Google has been accused of insider trading in the digital advertising market through its use of a secret programme that allegedly gave it an unfair advantage over rivals.
Court documents filed in a Texas lawsuit state the scheme, dubbed Project Bernanke, used access to data about past bids in Google’s advertising exchange to give it the upper hand on competitors.
Lawyers allege that this amounted to anti-competitive behaviour and insider trading in the digital ads market.
The documents, seen by the Wall Street Journal, formed part of Google’s initial response to an antitrust lawsuit over its dominant position in the market.
The filing was not properly redacted when it was first uploaded online. It has since been reposted with references to Project Bernanke removed.
The lawsuit is centred around Google’s role as both the operator of a major ad exchange and a representative of buyers and sellers on the exchange. The company also sells ads on Youtube and its search engine through this same system.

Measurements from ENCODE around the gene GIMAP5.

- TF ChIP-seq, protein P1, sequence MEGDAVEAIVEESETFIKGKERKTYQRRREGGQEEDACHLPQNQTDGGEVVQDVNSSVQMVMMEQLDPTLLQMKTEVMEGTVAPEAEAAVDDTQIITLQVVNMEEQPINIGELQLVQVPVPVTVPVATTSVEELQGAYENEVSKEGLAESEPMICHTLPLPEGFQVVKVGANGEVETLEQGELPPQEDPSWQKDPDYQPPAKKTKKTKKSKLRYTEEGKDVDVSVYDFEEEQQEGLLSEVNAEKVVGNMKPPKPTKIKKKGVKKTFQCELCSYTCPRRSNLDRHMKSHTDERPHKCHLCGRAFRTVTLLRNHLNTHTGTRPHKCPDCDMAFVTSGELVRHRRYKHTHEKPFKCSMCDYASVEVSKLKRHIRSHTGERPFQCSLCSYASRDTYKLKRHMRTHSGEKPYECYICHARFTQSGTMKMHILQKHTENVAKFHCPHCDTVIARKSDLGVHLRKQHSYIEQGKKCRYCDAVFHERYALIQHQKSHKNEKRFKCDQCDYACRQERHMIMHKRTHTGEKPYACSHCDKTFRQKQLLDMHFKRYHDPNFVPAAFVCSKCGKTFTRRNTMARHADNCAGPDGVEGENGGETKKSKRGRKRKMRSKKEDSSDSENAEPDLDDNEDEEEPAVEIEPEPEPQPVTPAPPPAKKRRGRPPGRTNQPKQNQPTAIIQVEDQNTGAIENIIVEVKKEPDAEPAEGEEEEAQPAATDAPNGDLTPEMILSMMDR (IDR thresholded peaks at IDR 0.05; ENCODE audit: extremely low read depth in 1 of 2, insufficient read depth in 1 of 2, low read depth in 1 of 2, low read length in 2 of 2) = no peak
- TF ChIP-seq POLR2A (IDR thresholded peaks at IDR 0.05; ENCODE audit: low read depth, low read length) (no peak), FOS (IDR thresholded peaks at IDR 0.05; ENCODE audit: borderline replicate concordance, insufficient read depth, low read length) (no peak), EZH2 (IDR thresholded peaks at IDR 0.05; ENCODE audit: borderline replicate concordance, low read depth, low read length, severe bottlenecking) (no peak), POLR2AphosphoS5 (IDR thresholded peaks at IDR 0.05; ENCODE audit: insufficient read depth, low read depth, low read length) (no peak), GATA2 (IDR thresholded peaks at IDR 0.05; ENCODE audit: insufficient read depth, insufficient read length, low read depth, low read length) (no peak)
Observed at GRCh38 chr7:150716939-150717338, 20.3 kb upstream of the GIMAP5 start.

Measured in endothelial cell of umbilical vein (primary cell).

The suit alleges that Google used its access to publishers’ ad servers to steer advertisers towards the price they would need to bid to secure the placement.
Google acknowledged the existence of Project Bernanke but denied there was anything inappropriate about using its access to exclusive information to inform bids.
The company said the technique was “comparable to data maintained by other buying tools”, adding that the complaint “misrepresents many aspects of our ad tech business”.
It also pointed to a review of the digital ad market by the UK competition watchdog, which concluded that Google did not appear to have an unfair advantage.
But Google could be facing tougher scrutiny in the UK following the launch of the Digital Markets Unit, a new regulator aimed at curbing the power of Big Tech.
The search giant is already facing a competition probe over its decision to scrap third-party cookies to track users and replace them with new tools for digital advertising.
The proposals have sparked anger among groups including Marketers for an Open Web, which have accused Google of abusing its market power.